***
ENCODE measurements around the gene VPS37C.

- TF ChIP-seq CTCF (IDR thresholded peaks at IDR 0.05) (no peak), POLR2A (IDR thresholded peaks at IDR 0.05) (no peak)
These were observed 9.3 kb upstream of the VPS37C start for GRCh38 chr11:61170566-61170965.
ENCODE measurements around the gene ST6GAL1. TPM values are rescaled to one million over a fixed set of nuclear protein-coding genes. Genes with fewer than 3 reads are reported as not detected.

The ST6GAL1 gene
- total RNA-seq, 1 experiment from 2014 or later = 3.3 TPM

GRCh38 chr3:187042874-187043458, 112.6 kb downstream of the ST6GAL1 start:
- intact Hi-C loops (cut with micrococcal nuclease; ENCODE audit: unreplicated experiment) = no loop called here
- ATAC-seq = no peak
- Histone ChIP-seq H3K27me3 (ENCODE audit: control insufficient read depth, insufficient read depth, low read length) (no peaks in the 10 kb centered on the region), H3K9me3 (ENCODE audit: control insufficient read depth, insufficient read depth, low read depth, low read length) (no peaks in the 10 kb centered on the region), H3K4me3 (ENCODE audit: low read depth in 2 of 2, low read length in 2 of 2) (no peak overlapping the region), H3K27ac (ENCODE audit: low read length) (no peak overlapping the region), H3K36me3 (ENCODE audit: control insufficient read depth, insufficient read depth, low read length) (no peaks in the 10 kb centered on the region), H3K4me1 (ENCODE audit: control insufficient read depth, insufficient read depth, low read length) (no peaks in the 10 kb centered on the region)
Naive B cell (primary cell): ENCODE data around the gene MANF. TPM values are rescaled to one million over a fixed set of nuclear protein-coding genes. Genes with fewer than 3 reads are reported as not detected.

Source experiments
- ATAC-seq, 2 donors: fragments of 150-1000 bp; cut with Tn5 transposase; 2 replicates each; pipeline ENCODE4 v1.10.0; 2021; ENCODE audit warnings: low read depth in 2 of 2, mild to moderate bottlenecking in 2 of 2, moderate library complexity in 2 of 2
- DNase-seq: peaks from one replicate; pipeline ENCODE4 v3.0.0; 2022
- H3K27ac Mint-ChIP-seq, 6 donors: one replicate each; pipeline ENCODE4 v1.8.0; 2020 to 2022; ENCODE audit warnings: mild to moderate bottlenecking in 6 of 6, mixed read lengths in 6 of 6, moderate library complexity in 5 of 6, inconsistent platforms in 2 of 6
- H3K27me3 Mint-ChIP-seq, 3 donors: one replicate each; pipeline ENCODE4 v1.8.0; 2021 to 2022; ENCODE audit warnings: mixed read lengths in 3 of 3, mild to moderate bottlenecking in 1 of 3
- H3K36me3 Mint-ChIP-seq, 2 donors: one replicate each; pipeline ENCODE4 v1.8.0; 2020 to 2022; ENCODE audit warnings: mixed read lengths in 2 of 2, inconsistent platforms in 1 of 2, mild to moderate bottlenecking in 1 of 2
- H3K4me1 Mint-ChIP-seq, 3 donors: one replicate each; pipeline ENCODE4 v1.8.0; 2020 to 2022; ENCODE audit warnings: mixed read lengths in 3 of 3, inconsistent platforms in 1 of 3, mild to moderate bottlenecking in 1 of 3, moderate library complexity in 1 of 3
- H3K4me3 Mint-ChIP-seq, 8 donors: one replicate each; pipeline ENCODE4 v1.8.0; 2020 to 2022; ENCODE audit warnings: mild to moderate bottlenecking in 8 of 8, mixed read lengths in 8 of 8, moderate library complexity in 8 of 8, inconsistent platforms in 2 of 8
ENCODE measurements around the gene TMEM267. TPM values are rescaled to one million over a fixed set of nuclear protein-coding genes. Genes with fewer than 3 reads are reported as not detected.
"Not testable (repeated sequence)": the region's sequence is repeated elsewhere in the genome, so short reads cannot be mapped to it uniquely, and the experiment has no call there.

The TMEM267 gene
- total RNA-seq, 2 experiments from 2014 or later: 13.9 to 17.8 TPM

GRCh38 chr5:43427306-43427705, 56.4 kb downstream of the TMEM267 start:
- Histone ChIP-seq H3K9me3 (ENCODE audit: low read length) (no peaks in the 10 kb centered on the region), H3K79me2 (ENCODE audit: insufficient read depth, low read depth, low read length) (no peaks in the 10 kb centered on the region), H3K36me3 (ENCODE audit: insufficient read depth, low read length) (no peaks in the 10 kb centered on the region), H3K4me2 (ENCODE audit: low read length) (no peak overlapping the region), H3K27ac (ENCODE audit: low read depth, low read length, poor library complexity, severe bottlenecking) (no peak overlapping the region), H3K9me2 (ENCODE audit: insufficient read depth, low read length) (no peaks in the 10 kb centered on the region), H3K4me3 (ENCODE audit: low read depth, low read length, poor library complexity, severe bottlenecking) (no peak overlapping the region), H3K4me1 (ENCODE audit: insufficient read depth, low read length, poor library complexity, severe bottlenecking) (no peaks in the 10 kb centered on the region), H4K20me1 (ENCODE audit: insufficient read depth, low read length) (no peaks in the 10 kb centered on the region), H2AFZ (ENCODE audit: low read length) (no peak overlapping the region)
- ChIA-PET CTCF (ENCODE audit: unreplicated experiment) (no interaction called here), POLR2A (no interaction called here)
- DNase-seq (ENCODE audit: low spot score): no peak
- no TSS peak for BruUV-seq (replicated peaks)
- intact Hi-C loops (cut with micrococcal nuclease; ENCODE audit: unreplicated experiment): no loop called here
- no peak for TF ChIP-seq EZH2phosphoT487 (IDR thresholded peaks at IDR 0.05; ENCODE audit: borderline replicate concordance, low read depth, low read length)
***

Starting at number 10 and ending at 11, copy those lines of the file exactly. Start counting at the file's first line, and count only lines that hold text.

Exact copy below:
- Histone ChIP-seq H3K27me3 (ENCODE audit: control insufficient read depth, insufficient read depth, low read length) (no peaks in the 10 kb centered on the region), H3K9me3 (ENCODE audit: control insufficient read depth, insufficient read depth, low read depth, low read length) (no peaks in the 10 kb centered on the region), H3K4me3 (ENCODE audit: low read depth in 2 of 2, low read length in 2 of 2) (no peak overlapping the region), H3K27ac (ENCODE audit: low read length) (no peak overlapping the region), H3K36me3 (ENCODE audit: control insufficient read depth, insufficient read depth, low read length) (no peaks in the 10 kb centered on the region), H3K4me1 (ENCODE audit: control insufficient read depth, insufficient read depth, low read length) (no peaks in the 10 kb centered on the region)
Naive B cell (primary cell): ENCODE data around the gene MANF. TPM values are rescaled to one million over a fixed set of nuclear protein-coding genes. Genes with fewer than 3 reads are reported as not detected.